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Wednesday, July 22, 2020

Slow Down: Bring Calm to a Busy World with 50 Nature Stories + 15 Nature Activities

One of the biggest lessons 2020 has taught us, if not forced us to learn, is to slow down. Take note of the world around us and pay more attention to nature. Realise the little moments are the big moments and the seemingly insignificant moments are the most important. If ever there was a children's book that perfectly encapsulates this message, it's this one, Slow Down by Rachel Williams.

Slow Down: Bring Calm To A Busy World With 50 Nature Stories

slow down by rachel williams

Slow down is not your typical children's picture book. Filled to the brim with many, many beautiful stories and gorgeous illustrations, Slow Down is more like a nature encyclopedia for both children and adults alike. Instead of one single story, it includes 50 different nature stories, explaining how at any given moment there are many different significant events happening in nature all around us. The stories include a duck teaching her ducklings to swim, an ocean wave forms, crests and breaks, a tadpole becomes a frog, a snake sheds it's skin, water lilies open on a pond, plus 45 other tales about how the weather, animals and plants survive and interact on a daily basis.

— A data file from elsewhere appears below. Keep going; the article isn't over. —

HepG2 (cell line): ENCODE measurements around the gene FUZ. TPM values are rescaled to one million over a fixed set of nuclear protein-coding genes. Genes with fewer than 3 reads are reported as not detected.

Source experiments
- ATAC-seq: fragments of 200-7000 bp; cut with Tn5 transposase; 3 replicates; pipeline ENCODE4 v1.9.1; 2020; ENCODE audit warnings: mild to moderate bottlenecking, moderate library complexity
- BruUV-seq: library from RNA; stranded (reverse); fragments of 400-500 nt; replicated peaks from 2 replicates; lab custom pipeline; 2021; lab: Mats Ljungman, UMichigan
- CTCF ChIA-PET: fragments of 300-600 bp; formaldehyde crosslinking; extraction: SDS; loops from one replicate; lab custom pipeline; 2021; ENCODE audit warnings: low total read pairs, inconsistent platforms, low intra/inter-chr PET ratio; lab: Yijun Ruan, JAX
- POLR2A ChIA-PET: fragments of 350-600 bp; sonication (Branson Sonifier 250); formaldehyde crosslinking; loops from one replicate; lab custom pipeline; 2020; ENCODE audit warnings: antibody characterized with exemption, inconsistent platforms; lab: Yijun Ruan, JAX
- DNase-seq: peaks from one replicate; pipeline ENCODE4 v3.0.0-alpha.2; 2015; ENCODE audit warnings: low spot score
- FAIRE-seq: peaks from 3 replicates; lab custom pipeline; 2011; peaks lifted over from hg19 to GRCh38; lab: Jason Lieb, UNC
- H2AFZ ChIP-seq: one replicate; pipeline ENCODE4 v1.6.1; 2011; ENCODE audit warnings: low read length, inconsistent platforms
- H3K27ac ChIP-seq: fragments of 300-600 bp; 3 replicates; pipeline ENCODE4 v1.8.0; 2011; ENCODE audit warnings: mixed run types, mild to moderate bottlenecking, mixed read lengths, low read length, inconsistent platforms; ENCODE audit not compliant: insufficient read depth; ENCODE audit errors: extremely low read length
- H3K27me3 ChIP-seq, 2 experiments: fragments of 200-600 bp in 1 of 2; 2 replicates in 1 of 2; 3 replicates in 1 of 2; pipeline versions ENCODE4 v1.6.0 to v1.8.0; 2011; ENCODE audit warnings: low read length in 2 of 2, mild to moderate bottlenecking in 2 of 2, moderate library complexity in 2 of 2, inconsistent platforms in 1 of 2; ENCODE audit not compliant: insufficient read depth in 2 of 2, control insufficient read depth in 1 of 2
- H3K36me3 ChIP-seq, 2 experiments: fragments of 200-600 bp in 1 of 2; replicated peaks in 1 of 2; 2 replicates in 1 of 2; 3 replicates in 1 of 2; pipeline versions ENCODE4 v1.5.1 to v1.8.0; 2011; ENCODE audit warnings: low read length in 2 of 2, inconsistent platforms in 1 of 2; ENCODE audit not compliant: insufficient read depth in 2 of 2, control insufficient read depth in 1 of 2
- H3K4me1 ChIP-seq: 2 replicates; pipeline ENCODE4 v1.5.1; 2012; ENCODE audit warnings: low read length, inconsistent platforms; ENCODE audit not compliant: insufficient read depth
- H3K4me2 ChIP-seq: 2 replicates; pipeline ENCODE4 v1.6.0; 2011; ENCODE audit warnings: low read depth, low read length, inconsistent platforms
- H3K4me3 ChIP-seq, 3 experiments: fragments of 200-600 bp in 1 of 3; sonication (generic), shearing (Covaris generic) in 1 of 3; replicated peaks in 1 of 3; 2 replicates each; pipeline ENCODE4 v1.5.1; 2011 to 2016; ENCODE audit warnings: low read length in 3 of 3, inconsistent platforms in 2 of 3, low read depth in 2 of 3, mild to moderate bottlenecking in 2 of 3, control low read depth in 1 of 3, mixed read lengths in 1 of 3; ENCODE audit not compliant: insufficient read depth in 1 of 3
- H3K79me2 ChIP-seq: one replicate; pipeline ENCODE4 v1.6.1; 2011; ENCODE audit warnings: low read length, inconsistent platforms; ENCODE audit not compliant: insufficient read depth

All around us, nature is turning, growing…and working. Every day, hour by hour, magical transformations happen right in front of you. But it's not always easy to see them… Slow Down implores us all to take stock of life and how we spend our time, in order to slow down and really appreciate everything that is going on all around us every single day. To pay more attention to nature and realise the seemingly insignificant moments are the most important and what may appear to be small to us, is actually a really big deal.

frog life cycle illustration from slow down by Rachel Williams

The girls love flipping through the pages looking at all the gorgeous pictures and my eldest will sit and read through the stories herself. I often pick it up to flick through the pages myself. It's also a great book to have on hand for homeschooling, or just for those moments when children ask questions about how or why things happen. My favourite story in the book is how a tadpole becomes a frog because it was a beautiful visual way to show the girls the frog life cycle and we used it alongside our frog life cycle small world. The book is a great way to spark a child's interest in the world around them and a great starting point for inspiring many nature adventures.